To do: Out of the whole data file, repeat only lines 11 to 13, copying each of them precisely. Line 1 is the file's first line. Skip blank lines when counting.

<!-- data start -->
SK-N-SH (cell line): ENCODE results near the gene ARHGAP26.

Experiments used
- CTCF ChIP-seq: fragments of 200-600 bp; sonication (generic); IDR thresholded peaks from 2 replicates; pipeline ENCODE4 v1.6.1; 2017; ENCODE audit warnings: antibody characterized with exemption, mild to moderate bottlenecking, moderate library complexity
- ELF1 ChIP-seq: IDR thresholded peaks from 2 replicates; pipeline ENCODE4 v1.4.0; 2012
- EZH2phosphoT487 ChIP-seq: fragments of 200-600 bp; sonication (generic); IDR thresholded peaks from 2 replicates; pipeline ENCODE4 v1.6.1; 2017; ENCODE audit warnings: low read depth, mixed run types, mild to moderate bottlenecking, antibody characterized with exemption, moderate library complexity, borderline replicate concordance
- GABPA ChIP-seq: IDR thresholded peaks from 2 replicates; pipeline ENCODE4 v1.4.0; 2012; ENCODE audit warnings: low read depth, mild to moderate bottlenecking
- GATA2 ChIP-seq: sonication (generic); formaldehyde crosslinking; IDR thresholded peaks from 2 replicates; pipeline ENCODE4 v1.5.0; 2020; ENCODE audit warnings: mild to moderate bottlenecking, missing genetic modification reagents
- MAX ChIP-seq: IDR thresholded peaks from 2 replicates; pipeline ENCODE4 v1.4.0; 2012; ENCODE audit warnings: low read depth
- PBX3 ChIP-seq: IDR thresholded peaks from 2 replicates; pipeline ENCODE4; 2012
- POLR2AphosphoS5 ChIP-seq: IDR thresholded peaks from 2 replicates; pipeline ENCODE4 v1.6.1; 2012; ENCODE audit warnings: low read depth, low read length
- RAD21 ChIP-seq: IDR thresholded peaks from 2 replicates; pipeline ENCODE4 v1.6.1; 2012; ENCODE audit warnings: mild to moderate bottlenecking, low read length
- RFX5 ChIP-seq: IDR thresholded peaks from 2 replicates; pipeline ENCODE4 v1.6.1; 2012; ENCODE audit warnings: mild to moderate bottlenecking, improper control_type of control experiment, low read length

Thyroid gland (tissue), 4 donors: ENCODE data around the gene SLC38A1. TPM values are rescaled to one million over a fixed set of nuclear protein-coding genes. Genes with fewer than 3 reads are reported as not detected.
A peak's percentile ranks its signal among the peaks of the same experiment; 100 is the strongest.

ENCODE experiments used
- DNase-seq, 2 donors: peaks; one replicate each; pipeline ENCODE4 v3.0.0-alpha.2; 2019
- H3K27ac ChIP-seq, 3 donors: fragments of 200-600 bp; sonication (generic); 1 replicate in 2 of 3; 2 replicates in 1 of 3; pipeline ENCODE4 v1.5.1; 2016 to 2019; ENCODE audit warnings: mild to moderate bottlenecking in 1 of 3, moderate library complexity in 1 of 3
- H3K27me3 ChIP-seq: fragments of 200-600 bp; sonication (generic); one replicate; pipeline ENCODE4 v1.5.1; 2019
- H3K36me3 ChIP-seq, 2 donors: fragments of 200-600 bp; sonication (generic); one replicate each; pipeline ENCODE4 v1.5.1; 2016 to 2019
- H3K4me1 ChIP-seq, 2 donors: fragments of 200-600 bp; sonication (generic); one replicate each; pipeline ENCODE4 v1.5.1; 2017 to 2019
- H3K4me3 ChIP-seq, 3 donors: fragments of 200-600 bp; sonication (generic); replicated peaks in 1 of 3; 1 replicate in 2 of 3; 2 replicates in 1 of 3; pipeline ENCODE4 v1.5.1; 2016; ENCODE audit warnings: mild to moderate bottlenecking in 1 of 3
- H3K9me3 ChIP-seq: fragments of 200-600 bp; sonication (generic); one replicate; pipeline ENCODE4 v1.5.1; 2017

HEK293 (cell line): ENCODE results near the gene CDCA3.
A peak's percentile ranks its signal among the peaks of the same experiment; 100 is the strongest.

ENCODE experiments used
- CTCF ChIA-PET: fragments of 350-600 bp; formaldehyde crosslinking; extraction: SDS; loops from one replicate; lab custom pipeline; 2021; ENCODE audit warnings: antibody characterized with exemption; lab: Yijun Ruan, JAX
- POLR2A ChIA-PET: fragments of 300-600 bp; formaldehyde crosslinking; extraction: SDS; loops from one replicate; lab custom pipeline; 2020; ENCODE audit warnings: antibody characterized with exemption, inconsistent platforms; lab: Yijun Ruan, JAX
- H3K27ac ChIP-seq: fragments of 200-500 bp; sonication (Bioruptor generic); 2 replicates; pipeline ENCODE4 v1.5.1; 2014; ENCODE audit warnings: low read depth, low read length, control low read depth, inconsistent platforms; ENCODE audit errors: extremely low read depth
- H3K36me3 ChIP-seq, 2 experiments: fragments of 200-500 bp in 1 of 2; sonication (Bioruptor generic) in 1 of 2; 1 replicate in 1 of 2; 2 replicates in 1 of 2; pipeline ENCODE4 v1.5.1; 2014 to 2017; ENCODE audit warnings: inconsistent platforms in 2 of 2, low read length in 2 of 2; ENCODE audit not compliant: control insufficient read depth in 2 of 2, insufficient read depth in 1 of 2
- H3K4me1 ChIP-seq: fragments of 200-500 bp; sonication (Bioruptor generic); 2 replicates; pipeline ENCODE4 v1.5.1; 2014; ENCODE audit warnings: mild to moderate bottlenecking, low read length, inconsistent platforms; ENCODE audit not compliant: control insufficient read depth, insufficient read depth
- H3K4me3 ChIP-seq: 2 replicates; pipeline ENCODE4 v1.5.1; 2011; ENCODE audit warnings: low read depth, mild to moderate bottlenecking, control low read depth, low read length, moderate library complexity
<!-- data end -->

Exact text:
- RAD21 ChIP-seq: IDR thresholded peaks from 2 replicates; pipeline ENCODE4 v1.6.1; 2012; ENCODE audit warnings: mild to moderate bottlenecking, low read length
- RFX5 ChIP-seq: IDR thresholded peaks from 2 replicates; pipeline ENCODE4 v1.6.1; 2012; ENCODE audit warnings: mild to moderate bottlenecking, improper control_type of control experiment, low read length

Thyroid gland (tissue), 4 donors: ENCODE data around the gene SLC38A1. TPM values are rescaled to one million over a fixed set of nuclear protein-coding genes. Genes with fewer than 3 reads are reported as not detected.